Thirty Million Words: Building a Child’s Brain

Why the most important—and astoundingly simple—thing you can do for your child’s future success in life is to talk to them.

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Karsen: From The Parent’s Club, I’m Karsen Kolnicki. This is your briefing.


Karsen: Today, we’re discussing Thirty Million Words: Building a Child's Brain. Written by Dr. Dana Suskind.

In this title, the Founder of the Thirty Million Words Initiative and Professor of Surgery and Pediatrics at the University of Chicago explains why the most important and simple thing that you can do for your child's future success in life is to talk to them.

Karsen: Vincent Phamvan on the key takeaways [pause] and what you need to know.


Karsen: Vincent, it seems pretty obvious, but why does the author say that having conversations with your children is the most important thing we can do for our children?

Vincent: When many of us think about our childhoods, we may remember parents, siblings, or grandparents reading stories to us. It turns out that reading and telling stories to our children fosters their imagination and speech. What may have not been clear though is how important this early language exposure is for the development of speech and academic success in the future.

Karsen: Many parents read books to their children because it's entertaining, but it sounds like the benefit lasts for years after the bedtime stories.

Vincent: One hundred percent true. The author says this has to do with how a child's brain is wired and that language is a big part in the formation of their neural network. As a parent, you can have a positive influence on this brain development, which helps pave the way for academic achievement.

Karsen: So how does brain development start at birth?

Vincent: Dr. Suskind says that when a baby is born, the brain is incomplete, unlike other bodily organs. Babies are born with as many as 100 billion neurons, which are unconnected. You can think of them like a bunch of telephone poles without the wires connecting them together.

When the neurons become connected, this paves the way for increased brain function. During the first three years, between 700 and 1,000 neuronal connections are made every second.

Karsen: But do they keep all of those connections after the first three years?

Vincent: No, while the complex wiring impacts every cerebral function from memory to emotion to motor skills and language, there is also rapid forging of connections. The network is gradually pared down to the essentials by removing extraneous pathways and those that are less used, through a process is called synaptic pruning.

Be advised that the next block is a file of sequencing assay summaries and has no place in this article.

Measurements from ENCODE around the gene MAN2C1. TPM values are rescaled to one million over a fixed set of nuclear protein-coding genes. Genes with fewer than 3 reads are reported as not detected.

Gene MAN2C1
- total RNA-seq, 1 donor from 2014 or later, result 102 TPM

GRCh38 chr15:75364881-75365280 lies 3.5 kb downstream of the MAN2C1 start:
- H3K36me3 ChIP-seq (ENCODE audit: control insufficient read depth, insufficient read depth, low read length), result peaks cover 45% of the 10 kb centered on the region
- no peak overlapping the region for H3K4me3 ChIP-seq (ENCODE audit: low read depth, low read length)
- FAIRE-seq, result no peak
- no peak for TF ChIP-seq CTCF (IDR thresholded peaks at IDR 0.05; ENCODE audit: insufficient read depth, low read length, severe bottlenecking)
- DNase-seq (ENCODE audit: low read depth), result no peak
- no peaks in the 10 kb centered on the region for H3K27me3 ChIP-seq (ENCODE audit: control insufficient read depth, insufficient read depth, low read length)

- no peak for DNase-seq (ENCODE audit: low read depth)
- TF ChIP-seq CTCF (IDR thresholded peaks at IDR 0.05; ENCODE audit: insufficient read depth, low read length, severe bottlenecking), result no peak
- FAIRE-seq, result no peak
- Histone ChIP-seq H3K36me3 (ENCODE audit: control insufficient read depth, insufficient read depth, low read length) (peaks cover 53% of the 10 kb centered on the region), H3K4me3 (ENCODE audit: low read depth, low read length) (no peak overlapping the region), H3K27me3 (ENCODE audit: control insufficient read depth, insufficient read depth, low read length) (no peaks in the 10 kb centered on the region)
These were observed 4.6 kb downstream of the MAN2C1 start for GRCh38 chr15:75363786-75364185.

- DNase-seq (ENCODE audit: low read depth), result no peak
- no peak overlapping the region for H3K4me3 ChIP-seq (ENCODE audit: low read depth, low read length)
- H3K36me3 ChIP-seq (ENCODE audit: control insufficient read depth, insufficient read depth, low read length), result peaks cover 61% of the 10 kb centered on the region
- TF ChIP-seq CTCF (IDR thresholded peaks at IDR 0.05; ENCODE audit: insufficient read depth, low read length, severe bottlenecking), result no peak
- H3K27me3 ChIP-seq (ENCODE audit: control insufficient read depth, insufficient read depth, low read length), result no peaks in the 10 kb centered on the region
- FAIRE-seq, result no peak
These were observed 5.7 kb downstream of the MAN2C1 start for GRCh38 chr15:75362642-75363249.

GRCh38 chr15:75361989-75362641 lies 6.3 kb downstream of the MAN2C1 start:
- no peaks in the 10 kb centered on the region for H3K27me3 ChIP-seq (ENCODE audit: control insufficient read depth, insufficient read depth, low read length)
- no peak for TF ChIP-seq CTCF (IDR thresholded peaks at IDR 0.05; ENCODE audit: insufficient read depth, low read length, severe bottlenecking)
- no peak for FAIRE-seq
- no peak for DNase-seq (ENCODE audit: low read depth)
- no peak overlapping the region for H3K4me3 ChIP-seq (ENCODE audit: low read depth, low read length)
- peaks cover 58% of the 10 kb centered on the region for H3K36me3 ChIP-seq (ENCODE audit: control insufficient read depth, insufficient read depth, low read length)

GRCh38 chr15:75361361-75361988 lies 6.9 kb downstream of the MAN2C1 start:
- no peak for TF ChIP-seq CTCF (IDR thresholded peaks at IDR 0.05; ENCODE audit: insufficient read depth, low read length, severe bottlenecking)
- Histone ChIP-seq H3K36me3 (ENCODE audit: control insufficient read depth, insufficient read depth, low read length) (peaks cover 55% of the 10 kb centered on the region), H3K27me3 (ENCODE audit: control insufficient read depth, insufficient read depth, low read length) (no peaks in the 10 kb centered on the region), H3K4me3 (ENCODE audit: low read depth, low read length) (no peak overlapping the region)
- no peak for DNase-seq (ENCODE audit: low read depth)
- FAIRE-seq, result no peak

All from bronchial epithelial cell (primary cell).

Karsen: Is neuroplasticity, which is the ability to alter these neuronal pathways, ever as active as it is during these first three years?

Vincent: No, and that's a good thing because the brain development that occurs during these years lays the foundation for future intellectual capacity.

Karsen: What's an example of a foundational skill that develops in this period?

Vincent: The most notable one that the author discusses is the acquisition of language, which is the ability to interpret abstract strings of sounds to form meaning and that requires profound intelligence. According to research, a baby’s brain recognizes the specific sound patterns of her parents’ languages and strengthens these neural pathways, which will lay the foundation for speaking her native tongue.

Karsen: According to the author, is this why many people struggle to pick up new languages as they get older?

Vincent: Yes, during early development, the child's brain will get rid of less frequently used sounds and pathways which in turn reduces its ability to separate the sounds of a new language learned later in life. Kids that lack a decent understanding of language upon entering kindergarten will quickly fall behind their peers as their reduced ability to translate sounds into meaning takes its toll on their learning. As a result, they miss out on information, increasing their struggles.

Karsen: How does language impact other areas of learning such as math skills or abstract and spatial thinking?

Vincent: People have an innate sense of numbers and can estimate value but for advanced, more abstract mathematics, we rely on our ability to pair numbers with symbols and words, making math dependent on language. The abstractions between numbers and language lay the groundwork for children to develop spatial abilities and geometric skills such as mentally rotating objects and copying 3-D designs.

Karsen: What does the author say about the amount to which educational success depends on socioeconomic background?